First of all, a vehicle entering earth orbit must be accelerated even after the vehicle leaves the atmosphere of the earth. Thus an engine driving such a vehicle must have a self-contained source of oxygen to facilitate combustion of its fuel.
Secondly, there is a need to provide a very high thrust to weight ratio for the vehicle in order to facilitate vertical liftoff and rapid acceleration. Rocket engines are well suited to this task.
However, a rocket propelled vehicle must have a large portion of its initial or take-off mass dedicated to fuel and on-board oxidizer. In other words, rocket engines have very low specific impulse, i.e., a low ratio of thrust to mass of on board oxidizer and fuel. A consequence of this inherently low specific impulse is that earth to orbit vehicles must be propelled into orbit using multiple stage rockets. Heretofore, there has been no practical way to propel a vehicle into earth orbit with a single stage launch vehicle. This need to use multiple stage rockets has, of course, precluded development of a reusable launch vehicle for earth orbit devices.
Development efforts have been directed to achieving a practical reusable launch vehicle for earth orbit devices. A number of prior art proposals have been made to utilize an air breathing engine to produce some of the needed thrust for an earth to orbit vehicle while the vehicle is still in the earth's atmosphere.
These prior art efforts have encountered one common difficulty. Turbojet engines are inherently heavy when compared to rocket engines. In other words, turbojet engines have a much lower thrust to weight ratio than rocket engines. As a result of this inherent feature of conventional turbojet engines, it is difficult to enhance payload performance of a launch vehicle by adding a turbojet engine to the vehicle. In many cases, the added weight of the turbojet engine exceeds any payload advantage which would result from reduction of weight derived from reducing on-board oxidizer.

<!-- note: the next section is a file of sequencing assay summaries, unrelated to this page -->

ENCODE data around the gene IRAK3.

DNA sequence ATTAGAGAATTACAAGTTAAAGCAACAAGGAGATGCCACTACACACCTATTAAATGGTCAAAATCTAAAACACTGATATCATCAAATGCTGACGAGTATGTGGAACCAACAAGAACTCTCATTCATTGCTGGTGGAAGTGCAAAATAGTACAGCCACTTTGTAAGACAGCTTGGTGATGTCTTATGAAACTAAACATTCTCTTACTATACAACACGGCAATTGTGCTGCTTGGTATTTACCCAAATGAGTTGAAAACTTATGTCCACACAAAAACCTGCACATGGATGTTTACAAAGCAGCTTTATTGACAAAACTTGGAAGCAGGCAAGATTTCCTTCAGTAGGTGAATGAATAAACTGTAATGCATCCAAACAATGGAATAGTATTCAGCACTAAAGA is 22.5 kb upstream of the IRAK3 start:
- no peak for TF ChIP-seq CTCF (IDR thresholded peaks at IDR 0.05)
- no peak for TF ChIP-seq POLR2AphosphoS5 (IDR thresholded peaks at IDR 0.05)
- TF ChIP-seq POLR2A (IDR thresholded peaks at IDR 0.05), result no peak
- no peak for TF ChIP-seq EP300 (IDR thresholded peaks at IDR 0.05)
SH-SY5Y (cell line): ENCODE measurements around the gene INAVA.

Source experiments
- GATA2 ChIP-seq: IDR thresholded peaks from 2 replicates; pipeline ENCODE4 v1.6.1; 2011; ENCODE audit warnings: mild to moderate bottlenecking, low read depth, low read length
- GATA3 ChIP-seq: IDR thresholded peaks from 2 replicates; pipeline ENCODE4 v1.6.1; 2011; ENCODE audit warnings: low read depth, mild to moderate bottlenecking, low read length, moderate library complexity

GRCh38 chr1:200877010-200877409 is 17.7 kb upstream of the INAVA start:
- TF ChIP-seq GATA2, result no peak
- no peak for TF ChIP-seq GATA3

There have been some prior art efforts directed to increasing the thrust to weight ratio of turbojet engines. Engines which operate with cryogenic fuels such as liquid hydrogen have been developed. These cryogenic engines utilize incoming-air pre-cooling as a mechanism to avoid overheating of engine components. If engine components can be operated at reduced temperature, they can be fabricated from relatively light alloys. Thus, a turbojet engine with effective pre-cooling can become an engine with an improved thrust to weight ratio.
In prior art turbojet engines, this pre-cooling is produced by a heat exchanger which employs the cooling effect of liquid hydrogen fuel as it passes from its on-board storage to a combustion chamber on the vehicle. While this system is somewhat effective in improving thrust-to-weight ratio, it does not improve this ratio sufficiently to add significantly to the payload performance of a launch vehicle. Some examples of these proposals are found in U.S. Pat. No. 5,101,622 (Bond) and an article entitled “Air Precooling for Aerospace Engine: Soviet Style”, A. Rudakov and V. Balepin, Aerospace Engineering, Aug. 1991, pp.29-30, (Ref. 2).
Other efforts have been made in the prior art to improve the thrust to weight ratio. Additional cooling is provided by overfueling the engine. The pre-cooled turbojet engine is driven with more hydrogen than is needed for stoichiometric operation. This passes more hydrogen through the pre-cooling system which produces greater cooling. This provides for somewhat higher thrust capability with light weight alloy engine components. But, this technique is subject to the rule of diminishing returns. Increased thrust is derived from use of excessive hydrogen. Excessive hydrogen use has its payload costs. More hydrogen must be put on board the vehicle and its storage tanks must be larger. Consequently, there is very little net improvement in thrust to weight ratio when the excess hydrogen cooling technique is employed.
Most of the prior art development efforts aimed at achieving a practical re-usable earth to orbit launch vehicle have focused on the use of air-breathing engines to augment rocket engines. These developments efforts have heretofore been frustrated because of the difficulties presented by the inherently low thrust to weight ratios of turbojet engines.
It is a goal of the present invention therefore to provide a practical propulsion system for re-usable earth to orbit vehicle which utilizes an air breathing engine combined with a rocket engine.
It is a further goal of the present invention to provide such a propulsion system by employing a unique set of operating techniques for combined turbojet and rocket engines.
The present invention is directed to a method of propelling a vehicle into earth orbit. The method comprises the steps of initiating acceleration of the vehicle with thrust provided from a combination of an air breathing engine and a rocket engine. Incoming air of the air breathing engine is cooled with fuel flow to both the air breathing engine and the rocket engine. The rocket engine is throttled when the vehicle reaches a first velocity. The vehicle is then accelerated to a second velocity using the turbojet engine as the principal source of thrust. The rocket engine is then returned to full operation to accelerate the vehicle to a third velocity sufficient to propel the vehicle into earth orbit.